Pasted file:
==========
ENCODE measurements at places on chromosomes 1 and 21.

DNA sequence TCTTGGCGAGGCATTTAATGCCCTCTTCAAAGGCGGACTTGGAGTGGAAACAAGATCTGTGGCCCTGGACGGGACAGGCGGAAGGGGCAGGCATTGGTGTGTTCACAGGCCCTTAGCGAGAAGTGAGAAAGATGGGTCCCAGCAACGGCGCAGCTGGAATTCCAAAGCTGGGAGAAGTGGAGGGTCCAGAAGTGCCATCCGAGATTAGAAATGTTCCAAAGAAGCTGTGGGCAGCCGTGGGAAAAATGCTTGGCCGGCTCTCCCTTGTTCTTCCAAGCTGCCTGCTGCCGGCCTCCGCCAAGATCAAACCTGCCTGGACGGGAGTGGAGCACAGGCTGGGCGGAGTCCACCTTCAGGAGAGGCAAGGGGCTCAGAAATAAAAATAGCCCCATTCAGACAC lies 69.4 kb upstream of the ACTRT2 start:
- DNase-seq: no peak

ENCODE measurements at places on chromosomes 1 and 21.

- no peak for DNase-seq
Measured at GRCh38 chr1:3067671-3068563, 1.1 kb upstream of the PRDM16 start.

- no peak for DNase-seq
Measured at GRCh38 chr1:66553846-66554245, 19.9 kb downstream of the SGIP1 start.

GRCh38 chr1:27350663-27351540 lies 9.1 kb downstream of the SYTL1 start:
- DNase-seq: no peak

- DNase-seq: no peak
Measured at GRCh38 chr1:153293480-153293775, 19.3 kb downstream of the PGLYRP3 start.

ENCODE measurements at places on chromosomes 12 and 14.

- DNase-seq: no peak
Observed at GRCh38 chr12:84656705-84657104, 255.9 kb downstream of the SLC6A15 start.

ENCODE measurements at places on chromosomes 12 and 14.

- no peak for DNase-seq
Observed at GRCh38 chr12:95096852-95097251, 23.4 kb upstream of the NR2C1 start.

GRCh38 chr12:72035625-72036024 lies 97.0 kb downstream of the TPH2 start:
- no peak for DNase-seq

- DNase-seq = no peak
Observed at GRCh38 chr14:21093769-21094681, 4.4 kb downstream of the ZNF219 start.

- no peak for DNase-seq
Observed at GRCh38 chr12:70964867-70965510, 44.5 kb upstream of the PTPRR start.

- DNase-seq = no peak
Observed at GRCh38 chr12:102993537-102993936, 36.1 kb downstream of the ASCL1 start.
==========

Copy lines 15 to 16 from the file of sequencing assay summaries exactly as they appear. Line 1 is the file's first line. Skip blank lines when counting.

Observed at GRCh38 chr12:84656705-84657104, 255.9 kb downstream of the SLC6A15 start.

ENCODE measurements at places on chromosomes 12 and 14.